Where Office 365 Cloud Computing Is Today - dummies

Where Office 365 Cloud Computing Is Today

By Ken Withee, Jennifer Reed

Cloud computing has developed along numerous paths. The surge of new technologies, social media innovations, and Web 2.0 altered the media landscape in 2009. Google and others soon focused their attention on browser-based enterprise class Software-as-a-Service (SaaS) product offerings, such as Google Apps and Microsoft Office 365.

Today, not only are businesses able to use the services of specialized providers for massive computing, they also benefit from the lower cost of these services stemming from the efficiencies of shared infrastructure.

After Salesforce pioneered the delivery of enterprise applications over the Internet in 1999, Amazon followed suit in 2002 by offering a suite of cloud-based storage, computation, and even human intelligence through the Amazon Mechanical Turk. In 2006, Amazon launched the Elastic Compute Cloud (EC2) as a commercial web service that offers small businesses and individuals computer capacity in the cloud.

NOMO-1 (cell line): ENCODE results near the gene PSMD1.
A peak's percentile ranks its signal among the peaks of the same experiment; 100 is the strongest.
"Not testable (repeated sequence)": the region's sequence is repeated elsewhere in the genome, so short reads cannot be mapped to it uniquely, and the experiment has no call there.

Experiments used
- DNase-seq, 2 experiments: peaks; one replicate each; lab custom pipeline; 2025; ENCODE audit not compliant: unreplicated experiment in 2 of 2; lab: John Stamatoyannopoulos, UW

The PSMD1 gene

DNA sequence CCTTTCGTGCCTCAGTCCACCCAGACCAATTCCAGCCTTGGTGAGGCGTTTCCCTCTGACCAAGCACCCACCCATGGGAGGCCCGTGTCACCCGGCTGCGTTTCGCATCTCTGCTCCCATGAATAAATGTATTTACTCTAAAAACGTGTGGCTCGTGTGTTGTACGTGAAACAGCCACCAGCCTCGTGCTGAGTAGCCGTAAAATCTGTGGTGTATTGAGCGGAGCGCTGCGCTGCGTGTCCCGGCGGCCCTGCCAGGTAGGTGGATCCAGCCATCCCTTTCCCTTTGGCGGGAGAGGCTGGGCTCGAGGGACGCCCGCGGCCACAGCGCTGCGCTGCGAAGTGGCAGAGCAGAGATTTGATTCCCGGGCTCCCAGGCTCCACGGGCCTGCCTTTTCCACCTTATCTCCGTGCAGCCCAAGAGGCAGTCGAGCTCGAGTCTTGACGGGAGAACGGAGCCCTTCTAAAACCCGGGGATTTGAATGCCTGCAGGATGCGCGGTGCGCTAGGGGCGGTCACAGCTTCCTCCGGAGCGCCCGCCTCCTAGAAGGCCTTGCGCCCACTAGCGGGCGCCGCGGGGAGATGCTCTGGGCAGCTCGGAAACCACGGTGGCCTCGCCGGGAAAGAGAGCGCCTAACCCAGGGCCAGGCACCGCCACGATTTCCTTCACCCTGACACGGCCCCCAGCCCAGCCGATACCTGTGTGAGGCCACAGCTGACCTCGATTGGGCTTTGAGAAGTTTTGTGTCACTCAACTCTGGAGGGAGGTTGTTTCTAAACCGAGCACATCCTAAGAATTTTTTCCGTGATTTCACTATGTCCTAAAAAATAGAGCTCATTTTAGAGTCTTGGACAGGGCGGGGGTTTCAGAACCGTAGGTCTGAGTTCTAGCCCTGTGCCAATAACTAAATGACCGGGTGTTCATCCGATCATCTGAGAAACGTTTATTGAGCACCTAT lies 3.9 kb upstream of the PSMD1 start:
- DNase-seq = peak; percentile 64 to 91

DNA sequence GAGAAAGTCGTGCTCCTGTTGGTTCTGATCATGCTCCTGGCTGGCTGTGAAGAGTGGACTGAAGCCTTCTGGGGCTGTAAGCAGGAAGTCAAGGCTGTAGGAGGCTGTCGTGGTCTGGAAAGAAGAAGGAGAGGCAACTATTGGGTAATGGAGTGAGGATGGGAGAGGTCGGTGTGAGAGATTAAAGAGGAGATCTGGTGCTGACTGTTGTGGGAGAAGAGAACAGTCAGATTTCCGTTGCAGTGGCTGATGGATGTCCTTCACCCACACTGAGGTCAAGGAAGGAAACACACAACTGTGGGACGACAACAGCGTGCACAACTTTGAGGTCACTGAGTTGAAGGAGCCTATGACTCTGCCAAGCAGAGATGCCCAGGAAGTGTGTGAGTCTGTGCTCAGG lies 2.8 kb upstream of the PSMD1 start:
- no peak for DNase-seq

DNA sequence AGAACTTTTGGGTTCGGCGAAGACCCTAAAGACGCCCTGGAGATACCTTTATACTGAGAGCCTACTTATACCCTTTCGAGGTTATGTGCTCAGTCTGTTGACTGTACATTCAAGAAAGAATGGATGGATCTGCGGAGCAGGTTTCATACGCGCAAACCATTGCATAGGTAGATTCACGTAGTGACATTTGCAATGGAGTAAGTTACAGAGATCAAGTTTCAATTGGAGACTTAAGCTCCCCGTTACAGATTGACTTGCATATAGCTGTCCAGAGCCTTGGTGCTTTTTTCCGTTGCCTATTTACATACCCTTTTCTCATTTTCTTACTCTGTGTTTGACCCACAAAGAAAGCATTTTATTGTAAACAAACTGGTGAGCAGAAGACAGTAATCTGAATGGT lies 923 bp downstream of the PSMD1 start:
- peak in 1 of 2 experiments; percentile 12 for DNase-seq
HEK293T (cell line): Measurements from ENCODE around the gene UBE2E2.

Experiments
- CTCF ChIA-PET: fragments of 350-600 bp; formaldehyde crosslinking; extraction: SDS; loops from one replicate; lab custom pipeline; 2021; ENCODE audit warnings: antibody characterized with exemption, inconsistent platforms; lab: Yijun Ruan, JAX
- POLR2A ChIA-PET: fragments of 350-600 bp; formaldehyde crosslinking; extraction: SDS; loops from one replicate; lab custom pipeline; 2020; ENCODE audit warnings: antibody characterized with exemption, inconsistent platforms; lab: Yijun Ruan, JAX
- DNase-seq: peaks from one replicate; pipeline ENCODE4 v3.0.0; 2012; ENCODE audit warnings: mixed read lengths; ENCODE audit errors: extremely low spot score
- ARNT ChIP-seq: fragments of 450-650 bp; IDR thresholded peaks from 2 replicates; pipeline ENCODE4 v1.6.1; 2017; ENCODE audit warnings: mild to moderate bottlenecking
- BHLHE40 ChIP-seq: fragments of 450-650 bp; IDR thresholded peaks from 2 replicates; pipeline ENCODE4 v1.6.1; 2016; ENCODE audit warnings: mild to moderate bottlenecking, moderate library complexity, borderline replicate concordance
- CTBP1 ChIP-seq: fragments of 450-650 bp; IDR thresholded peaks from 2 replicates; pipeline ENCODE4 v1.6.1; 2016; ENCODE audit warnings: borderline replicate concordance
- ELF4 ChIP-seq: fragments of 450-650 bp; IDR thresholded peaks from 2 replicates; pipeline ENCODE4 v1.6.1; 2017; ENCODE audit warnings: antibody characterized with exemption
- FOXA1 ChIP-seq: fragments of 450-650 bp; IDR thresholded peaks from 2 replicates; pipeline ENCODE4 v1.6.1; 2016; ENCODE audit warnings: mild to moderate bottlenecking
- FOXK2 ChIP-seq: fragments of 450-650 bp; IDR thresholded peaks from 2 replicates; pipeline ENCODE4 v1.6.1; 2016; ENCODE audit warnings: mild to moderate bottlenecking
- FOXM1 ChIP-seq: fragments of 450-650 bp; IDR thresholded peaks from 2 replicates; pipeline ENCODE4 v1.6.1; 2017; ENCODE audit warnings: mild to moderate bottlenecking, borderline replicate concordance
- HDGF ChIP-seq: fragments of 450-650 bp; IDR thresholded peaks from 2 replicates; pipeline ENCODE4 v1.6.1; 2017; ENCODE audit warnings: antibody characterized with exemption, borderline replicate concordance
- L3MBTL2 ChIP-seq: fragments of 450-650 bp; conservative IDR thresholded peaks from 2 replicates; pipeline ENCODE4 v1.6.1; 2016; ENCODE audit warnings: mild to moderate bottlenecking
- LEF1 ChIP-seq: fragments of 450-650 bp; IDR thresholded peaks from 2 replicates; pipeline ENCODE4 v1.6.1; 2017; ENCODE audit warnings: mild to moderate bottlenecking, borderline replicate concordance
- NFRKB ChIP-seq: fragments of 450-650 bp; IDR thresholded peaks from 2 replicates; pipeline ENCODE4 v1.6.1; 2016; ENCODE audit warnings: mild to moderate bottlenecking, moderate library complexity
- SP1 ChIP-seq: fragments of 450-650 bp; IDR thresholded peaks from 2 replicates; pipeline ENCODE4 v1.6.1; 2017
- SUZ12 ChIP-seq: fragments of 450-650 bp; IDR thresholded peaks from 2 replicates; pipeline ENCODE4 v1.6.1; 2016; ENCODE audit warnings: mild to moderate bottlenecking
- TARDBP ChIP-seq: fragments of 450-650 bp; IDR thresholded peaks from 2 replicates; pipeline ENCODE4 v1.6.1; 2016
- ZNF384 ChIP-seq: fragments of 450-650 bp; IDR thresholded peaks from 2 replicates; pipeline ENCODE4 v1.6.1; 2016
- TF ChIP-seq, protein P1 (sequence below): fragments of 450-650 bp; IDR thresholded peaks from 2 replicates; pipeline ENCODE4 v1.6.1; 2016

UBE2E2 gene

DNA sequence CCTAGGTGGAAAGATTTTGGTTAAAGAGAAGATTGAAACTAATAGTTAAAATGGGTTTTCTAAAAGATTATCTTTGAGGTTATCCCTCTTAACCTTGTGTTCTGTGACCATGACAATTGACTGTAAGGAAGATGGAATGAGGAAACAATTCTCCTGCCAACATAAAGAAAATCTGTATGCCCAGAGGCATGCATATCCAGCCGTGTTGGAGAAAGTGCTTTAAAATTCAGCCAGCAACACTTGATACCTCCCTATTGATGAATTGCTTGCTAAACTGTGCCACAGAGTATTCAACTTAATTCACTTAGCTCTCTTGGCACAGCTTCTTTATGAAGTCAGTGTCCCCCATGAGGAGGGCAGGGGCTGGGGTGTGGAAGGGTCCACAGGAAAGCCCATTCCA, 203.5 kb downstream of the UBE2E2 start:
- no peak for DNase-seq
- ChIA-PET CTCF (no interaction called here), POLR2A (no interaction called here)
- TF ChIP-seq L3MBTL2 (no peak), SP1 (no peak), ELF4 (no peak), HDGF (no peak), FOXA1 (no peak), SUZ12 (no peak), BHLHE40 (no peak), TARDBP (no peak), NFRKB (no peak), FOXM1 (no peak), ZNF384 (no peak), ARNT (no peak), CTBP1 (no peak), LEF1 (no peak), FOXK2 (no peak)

In addition to SaaS, cloud computing offers two other service models: Platform-as-a-Service (PaaS) and Infrastructure-as-a-Service (IaaS).


In PaaS, users (mostly developers) are able to create new online applications in platforms provided by the PaaS provider. Google App Engine and Windows Azure are examples of a PaaS service model.

In an IaaS service model, organizations have access to computing power and storage capacity, using a cloud provider’s hardware. This enables them to have control over the infrastructure and run applications in the cloud at a reduced cost.

Amazon Web Services offer several IaaS cloud hosting products that can be purchased by the hour. Rackspace is another player in the IaaS market offering managed and cloud hosting services. The Microsoft offering in the IaaS service model is the use of remote desktops and virtual machines with Windows Azure.